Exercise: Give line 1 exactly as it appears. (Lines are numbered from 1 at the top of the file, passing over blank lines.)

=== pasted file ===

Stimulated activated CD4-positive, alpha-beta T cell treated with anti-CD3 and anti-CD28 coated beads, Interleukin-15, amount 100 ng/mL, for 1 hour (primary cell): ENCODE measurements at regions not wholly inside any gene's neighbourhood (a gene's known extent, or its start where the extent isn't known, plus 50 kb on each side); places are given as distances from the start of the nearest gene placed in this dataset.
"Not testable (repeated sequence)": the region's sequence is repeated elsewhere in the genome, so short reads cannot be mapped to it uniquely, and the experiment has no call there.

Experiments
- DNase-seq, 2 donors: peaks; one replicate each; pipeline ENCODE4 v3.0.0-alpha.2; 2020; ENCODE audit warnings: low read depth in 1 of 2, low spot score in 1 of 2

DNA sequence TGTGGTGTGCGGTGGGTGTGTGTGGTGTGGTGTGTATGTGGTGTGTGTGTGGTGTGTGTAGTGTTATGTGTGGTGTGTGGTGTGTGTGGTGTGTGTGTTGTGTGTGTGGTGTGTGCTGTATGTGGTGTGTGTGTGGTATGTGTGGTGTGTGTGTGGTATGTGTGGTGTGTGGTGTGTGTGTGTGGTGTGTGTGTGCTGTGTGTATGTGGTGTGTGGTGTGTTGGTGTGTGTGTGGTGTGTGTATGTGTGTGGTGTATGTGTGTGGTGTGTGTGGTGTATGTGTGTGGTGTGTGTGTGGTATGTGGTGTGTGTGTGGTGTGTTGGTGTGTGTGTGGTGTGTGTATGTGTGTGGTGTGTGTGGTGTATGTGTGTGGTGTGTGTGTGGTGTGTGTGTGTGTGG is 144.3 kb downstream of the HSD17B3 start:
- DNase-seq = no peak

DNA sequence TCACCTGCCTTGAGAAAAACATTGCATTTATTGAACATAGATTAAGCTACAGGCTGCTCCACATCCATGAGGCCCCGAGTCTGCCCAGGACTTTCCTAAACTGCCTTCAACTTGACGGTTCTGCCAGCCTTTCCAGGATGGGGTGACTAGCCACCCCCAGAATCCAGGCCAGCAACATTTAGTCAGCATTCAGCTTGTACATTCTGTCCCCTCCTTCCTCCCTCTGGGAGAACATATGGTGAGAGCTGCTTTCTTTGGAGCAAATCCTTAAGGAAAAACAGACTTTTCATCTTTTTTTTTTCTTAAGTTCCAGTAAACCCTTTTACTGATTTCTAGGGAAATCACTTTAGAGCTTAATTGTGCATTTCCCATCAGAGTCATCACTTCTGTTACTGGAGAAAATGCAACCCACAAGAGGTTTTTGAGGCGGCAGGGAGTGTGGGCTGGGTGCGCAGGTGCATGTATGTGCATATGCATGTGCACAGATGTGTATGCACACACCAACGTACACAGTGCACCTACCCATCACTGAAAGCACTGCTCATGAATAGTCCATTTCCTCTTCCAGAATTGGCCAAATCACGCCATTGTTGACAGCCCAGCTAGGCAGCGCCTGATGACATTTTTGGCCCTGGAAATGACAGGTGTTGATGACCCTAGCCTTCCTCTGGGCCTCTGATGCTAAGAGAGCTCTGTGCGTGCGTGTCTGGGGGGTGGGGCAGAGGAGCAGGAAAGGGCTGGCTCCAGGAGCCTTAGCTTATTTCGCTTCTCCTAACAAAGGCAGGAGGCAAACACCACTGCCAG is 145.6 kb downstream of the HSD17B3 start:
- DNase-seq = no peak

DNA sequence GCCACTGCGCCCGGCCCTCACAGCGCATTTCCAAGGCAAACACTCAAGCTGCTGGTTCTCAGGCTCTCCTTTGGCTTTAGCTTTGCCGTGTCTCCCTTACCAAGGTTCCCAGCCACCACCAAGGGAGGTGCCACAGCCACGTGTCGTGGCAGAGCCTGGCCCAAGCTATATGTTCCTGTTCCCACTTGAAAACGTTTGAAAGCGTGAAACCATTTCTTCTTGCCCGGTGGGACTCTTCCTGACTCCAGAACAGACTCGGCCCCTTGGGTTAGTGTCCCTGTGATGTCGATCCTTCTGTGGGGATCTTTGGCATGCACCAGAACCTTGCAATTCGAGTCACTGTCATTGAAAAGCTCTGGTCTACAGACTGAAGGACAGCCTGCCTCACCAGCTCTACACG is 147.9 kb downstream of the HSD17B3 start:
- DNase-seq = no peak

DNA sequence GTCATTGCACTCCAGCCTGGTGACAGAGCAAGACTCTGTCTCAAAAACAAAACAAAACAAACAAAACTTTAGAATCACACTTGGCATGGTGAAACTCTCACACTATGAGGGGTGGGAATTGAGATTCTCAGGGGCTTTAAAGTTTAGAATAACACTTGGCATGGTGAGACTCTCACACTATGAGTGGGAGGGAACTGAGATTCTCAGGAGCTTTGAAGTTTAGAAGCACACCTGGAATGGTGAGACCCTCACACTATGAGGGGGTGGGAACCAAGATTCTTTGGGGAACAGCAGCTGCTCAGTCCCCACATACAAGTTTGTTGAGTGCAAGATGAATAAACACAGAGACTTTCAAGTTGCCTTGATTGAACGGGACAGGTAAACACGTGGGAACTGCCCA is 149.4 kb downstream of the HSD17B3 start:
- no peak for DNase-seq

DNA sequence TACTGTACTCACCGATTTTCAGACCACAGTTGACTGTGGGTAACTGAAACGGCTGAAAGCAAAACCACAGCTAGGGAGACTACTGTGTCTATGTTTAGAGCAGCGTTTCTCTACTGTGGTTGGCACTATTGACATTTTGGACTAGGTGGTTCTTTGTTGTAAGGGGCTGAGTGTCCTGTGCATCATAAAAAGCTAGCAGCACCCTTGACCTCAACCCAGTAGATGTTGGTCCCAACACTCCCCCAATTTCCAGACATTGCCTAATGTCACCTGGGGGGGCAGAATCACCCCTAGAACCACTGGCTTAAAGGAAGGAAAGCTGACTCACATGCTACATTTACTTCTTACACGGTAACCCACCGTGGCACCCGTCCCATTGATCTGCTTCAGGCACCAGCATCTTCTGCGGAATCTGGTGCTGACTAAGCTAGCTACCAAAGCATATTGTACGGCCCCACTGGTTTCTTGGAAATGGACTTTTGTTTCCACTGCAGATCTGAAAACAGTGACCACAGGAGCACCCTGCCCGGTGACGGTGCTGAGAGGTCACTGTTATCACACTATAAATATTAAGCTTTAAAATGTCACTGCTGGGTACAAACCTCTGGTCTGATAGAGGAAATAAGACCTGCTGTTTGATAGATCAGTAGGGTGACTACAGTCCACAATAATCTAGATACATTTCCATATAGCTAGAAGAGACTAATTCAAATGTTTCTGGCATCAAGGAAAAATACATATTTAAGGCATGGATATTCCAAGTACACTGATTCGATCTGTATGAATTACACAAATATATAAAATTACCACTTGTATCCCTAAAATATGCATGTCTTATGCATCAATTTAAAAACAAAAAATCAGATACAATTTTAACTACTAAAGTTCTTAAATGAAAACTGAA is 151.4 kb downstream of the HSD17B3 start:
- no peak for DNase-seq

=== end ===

Stimulated activated CD4-positive, alpha-beta T cell treated with anti-CD3 and anti-CD28 coated beads, Interleukin-15, amount 100 ng/mL, for 1 hour (primary cell): ENCODE measurements at regions not wholly inside any gene's neighbourhood (a gene's known extent, or its start where the extent isn't known, plus 50 kb on each side); places are given as distances from the start of the nearest gene placed in this dataset.